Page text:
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Publication numberUS20070012521 A1
Publication typeApplication
Application numberUS 10/573,651
PCT numberPCT/JP2003/012417
Publication dateJan 18, 2007
Filing dateSep 29, 2003
Priority dateSep 29, 2003
Also published asCN1839084A, CN1839084B, EP1671911A1, EP1671911A4, EP1671911B1, US7837012, WO2005030627A1
Publication number10573651, 573651, PCT/2003/12417, PCT/JP/2003/012417, PCT/JP/2003/12417, PCT/JP/3/012417, PCT/JP/3/12417, PCT/JP2003/012417, PCT/JP2003/12417, PCT/JP2003012417, PCT/JP200312417, PCT/JP3/012417, PCT/JP3/12417, PCT/JP3012417, PCT/JP312417, US 2007/0012521 A1, US 2007/012521 A1, US 20070012521 A1, US 20070012521A1, US 2007012521 A1, US 2007012521A1, US-A1-20070012521, US-A1-2007012521, US2007/0012521A1, US2007/012521A1, US20070012521 A1, US20070012521A1, US2007012521 A1, US2007012521A1
InventorsMasaya Sakai, Takaharu Ueda
Original AssigneeMitsubishi Denki Kabushiki Kaisha
Export CitationBiBTeX, EndNote, RefMan
External Links: USPTO, USPTO Assignment, Espacenet
Control device for elevator
US 20070012521 A1
Abstract
The present invention provides an elevator controller including: a main control unit for controlling running of an elevator, in which the main control unit predictively calculates a continuous temperature state of a predetermined componential equipment of the elevator and performs an operation control of the elevator based on the predicted temperature state such that the componential equipment is not overloaded. Accordingly, a temperature rise in the componential equipment is suppressed, thereby enabling to prevent the elevator from becoming inoperable.
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Claims(13)
1. An elevator controller comprising:
a main control unit for controlling running of an elevator, wherein the main control unit predictively calculates a continuous temperature state of a predetermined componential equipment of the elevator and performs an operation control of the elevator based on the predicted temperature state such that the componential equipment does not become overloaded.
2. The elevator controller according to claim 1, further comprising:
a thermal sensing device that detects a temperature of the predetermined componential equipment; and
change amount input means for inputting a predetermined change amount concerning the predetermined componential equipment,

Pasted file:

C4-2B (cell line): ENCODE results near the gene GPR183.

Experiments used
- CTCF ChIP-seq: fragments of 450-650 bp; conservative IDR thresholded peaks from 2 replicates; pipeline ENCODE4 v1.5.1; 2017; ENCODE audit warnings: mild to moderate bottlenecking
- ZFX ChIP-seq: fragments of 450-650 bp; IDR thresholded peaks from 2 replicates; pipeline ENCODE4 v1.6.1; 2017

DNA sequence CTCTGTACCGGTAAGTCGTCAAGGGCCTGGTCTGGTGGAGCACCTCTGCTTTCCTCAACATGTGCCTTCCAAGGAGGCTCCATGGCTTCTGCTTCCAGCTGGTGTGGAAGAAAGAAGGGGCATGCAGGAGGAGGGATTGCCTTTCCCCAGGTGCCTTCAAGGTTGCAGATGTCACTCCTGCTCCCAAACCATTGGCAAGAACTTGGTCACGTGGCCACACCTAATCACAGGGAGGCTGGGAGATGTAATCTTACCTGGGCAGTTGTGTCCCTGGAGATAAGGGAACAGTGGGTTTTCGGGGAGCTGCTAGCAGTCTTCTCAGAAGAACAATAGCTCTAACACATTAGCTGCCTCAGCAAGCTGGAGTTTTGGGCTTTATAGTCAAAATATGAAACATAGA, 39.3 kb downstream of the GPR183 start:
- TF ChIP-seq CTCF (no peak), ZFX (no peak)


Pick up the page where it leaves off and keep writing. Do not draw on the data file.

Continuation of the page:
wherein the main control unit calculates a predicted value of a continuous temperature state of the componential equipment using the temperature detected by the thermal sensing device and the change amount inputted by the change amount input means.
3. The elevator controller according to claim 2, wherein the predetermined change amount is a drive input amount for driving the predetermined componential equipment.
4. The elevator controller according to claim 3, wherein the predetermined componential equipment comprises a power drive unit that drives a motor for causing a hoisting machine to rotate in response to a command from the main control unit, and the drive input amount comprises a current value of the power drive unit.
5. The elevator controller according to claim 2, wherein the predetermined change amount comprises a temperature rise amount of the predetermined componential equipment.
6. The elevator controller according to claim 1, wherein the main control unit has a plurality of speed patterns and performs the operation control by selecting a speed pattern that prevents the predetermined componential equipment from becoming overloaded.
7. The elevator controller according to claim 6, wherein the main control unit comprises:
a first data table in which a car moving time and a predetermined change amount on the componential equipment, which are determined by a car load and a speed pattern, are tabulated respectively using the car load and the speed pattern, depending on each moving distance;
candidate extracting means for extracting, based on a moving distance and a car load, all car moving times and change amounts corresponding to the respective speed patterns from the first data table as candidates;
predictive calculation means for predictively calculating continuous temperature states of the predetermined componential equipment for the respective speed patterns, using the respective extracted change amounts;
allowable range confirming means for selecting speed patterns corresponding to those of the predictively calculated temperature states which are within a predetermined allowable range; and
speed pattern determining means for comparing car moving times corresponding to the respective selected speed patterns with one another and selecting a speed pattern corresponding to a minimum one of the moving times.
8. The elevator controller according to claim 7, wherein the main control unit selects and sets a speed pattern minimizing a predetermined evaluation function that is defined by the continuous temperature state of the predetermined componential equipment calculated using the change amount outputted from the first data table, and by a car moving time corresponding thereto.
9. The elevator controller according to claim 8, wherein the main control unit resets the evaluation function according to a predetermined time or a temperature state detected by the thermal sensing device.
10. The elevator controller according to claim 2, wherein the change amount of the predetermined componential equipment comprises a time average.
11. The elevator controller according to claim 1, wherein the main control unit calculates a continuous temperature state of the predetermined componential equipment based on changes with time in one of statistics, namely, a number of starts of the elevator per unit time and a number of passengers on the elevator per unit time, and performs the operation control of the elevator based on the temperature state such that the componential equipment does not become overloaded.